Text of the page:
Message from a soldier
I am a Washougal resident and local middle school history teacher who enlisted in the Army in 2008. Today, I said goodbye to my family to join my team in deploying to Afghanistan for a year. Since so many people in the media and in politics so often love to speak on the behalf of soldiers, I wanted to write you and share with you why I’m doing this, in my own words:
There’s been enough written about 9-11, the War on Terror, duty, honor, service, truth, justice and the American Way and all that to fill the Library of Congress, so I won’t regurgitate it here.
And while all of those things carry a very sacred and deep meaning for me and are a part of my motivation, now — on the eve of leaving for war — they’re not where I choose to focus. At the moment, I’m choosing to focus on what I see everyday, and how it all compels me to leave my life for a year to fight in someone else’s country around people who hate me.
I’m doing it for the parents working two jobs to pay their kids’ tuition. I’m doing it so that kids can learn and grow and feel safe at home in a country where they’re free to become whoever they want to be. I’m doing it for that single mom who pulls double shifts everyday and then goes to night school after tucking the kids in. I’m doing it so those kids can hope for a better future than their current present.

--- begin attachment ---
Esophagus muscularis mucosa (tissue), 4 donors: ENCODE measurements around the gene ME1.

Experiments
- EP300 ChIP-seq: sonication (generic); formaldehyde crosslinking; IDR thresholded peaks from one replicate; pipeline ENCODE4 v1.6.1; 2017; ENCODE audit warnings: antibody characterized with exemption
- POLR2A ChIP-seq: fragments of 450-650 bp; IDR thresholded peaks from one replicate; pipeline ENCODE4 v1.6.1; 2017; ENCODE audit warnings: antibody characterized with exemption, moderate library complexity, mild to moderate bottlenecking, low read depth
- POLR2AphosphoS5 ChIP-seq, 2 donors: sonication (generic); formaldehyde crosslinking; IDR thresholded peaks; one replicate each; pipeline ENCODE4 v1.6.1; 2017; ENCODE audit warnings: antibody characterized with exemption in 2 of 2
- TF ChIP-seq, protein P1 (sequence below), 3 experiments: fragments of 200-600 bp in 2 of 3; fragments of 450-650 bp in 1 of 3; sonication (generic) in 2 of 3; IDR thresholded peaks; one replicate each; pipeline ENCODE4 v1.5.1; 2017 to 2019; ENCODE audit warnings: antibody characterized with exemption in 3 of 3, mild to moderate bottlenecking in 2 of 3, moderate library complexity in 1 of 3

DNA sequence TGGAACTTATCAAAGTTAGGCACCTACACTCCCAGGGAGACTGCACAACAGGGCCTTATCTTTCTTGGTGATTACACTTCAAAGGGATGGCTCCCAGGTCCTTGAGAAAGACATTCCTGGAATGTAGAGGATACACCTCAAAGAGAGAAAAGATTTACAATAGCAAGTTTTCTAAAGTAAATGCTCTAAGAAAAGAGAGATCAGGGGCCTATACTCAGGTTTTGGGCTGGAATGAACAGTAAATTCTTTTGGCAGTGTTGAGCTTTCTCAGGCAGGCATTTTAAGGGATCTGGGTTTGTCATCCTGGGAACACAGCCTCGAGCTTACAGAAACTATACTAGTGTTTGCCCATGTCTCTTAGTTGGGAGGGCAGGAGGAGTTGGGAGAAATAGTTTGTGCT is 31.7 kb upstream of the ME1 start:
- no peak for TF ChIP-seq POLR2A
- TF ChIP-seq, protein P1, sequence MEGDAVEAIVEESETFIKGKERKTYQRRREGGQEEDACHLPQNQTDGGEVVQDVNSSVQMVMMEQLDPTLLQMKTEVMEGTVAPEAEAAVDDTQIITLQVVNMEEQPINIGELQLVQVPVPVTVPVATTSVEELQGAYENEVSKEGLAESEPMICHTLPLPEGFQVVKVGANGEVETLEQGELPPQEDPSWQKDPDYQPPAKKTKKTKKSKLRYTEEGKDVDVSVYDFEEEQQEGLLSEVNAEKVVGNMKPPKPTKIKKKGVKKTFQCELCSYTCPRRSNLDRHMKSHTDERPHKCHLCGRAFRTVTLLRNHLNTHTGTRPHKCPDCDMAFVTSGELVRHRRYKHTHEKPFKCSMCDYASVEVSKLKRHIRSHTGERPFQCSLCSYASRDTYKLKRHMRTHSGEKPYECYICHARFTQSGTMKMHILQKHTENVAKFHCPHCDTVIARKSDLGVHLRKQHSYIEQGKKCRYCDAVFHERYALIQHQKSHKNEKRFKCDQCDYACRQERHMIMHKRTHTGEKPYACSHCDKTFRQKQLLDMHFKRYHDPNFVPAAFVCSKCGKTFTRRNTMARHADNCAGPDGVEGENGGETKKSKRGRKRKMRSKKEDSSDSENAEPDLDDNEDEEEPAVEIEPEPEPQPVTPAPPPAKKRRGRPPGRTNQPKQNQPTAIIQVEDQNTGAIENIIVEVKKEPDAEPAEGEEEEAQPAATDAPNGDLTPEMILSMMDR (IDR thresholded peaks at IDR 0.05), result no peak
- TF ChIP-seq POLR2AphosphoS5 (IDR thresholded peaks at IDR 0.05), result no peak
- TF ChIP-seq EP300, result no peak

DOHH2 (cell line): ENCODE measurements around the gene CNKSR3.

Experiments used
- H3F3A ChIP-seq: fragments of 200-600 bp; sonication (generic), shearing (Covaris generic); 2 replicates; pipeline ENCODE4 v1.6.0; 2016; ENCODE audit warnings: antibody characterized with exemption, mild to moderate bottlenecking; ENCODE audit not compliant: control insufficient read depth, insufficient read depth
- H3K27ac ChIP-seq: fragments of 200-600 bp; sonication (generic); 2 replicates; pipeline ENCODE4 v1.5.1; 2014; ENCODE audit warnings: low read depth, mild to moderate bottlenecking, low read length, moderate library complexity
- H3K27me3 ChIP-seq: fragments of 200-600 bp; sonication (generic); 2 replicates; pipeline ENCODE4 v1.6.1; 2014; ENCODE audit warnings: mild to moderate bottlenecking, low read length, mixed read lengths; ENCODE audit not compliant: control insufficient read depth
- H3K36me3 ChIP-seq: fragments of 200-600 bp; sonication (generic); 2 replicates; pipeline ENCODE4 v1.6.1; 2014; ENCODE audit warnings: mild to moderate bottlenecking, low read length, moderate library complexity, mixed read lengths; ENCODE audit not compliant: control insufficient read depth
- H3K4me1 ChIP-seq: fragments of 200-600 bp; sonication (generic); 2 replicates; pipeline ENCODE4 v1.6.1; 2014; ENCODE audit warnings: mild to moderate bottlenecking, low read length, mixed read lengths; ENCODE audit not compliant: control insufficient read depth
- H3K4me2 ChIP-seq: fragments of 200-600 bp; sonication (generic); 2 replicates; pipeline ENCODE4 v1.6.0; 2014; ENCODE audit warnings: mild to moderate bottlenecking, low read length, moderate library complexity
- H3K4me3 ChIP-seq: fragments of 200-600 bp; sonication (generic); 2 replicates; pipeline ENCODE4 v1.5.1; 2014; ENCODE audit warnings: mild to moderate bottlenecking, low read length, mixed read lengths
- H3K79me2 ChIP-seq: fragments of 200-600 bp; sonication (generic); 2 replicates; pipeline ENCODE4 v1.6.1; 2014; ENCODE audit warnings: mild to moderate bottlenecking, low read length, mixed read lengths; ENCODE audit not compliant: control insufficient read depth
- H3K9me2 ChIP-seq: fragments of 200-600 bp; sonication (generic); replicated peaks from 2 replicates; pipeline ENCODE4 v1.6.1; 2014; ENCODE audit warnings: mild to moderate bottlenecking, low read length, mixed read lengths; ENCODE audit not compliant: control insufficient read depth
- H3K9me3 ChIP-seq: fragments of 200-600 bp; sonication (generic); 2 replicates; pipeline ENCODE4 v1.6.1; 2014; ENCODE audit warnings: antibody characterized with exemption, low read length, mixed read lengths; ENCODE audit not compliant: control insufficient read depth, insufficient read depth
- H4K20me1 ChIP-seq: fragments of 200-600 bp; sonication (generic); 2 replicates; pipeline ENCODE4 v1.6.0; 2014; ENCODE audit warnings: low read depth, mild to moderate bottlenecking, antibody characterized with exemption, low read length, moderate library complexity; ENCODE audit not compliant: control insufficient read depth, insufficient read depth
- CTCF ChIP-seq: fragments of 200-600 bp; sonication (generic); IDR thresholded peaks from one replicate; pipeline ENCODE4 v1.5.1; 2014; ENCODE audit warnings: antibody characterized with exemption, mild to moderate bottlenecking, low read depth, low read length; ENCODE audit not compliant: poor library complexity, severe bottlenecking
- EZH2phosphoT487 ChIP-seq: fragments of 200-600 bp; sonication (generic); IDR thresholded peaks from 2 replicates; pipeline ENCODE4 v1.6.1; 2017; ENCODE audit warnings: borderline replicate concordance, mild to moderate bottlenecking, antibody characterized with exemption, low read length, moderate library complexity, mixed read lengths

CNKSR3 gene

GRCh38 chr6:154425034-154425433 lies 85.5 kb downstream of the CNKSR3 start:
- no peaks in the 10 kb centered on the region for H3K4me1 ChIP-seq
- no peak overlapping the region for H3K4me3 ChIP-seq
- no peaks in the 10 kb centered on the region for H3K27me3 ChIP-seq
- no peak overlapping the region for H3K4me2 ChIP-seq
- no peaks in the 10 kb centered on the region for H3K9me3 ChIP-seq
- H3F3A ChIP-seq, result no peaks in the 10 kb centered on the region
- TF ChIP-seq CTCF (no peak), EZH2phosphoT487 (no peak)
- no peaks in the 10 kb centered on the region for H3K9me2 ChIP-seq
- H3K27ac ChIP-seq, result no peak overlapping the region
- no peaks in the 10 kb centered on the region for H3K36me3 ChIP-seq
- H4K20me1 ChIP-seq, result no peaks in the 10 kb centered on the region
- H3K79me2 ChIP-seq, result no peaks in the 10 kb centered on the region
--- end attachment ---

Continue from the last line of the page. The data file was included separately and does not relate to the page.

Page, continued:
I’m doing it for people like my friend, who pours his heart and soul into his non-profit, where he fights everyday to turn his passion into a better reality for South African school children, one soccer scholarship at a time
I’m doing it so that a place like America continues to exist; where people with big hearts and even bigger ideas can pursue better lives for strangers around the world, asking for nothing in return.
I’m doing it for that immigrant who finally succeeded in moving his family here (legally) can taste the American Dream. I’m doing so that American Dream can still exist for his kids and their kids.
I’m doing it for the guys who froze to death crossing the Delaware that Christmas night in 1776, whispering “Victory or Death!” as they lay down forever in the snow drifts, and so that no American ever has to sacrifice that much for our own survival ever again.
I’m doing it for all the wonderful things my family and I enjoyed recently: For pumpkin patches at family farms; so that small family farms can continue to work and thrive in a free country that rewards hard working families.
For things like football on Sundays and World Series that truly are Fall Classics; so that we as a nation will always share in great moments like College Game Day or Game 6.
For sunny days on breezy beaches or rainy days by the fire while watching “It’s the Great Pumpkin, Charlie Brown!”
For all the little moments that make life in America so freaking good; so good in fact, that we almost never realize that our lives and the way we get to live them are the exception, and not the norm in this world.
I’m doing it in the slightest of hopes that it means that someone else, somewhere, someday, won’t have to.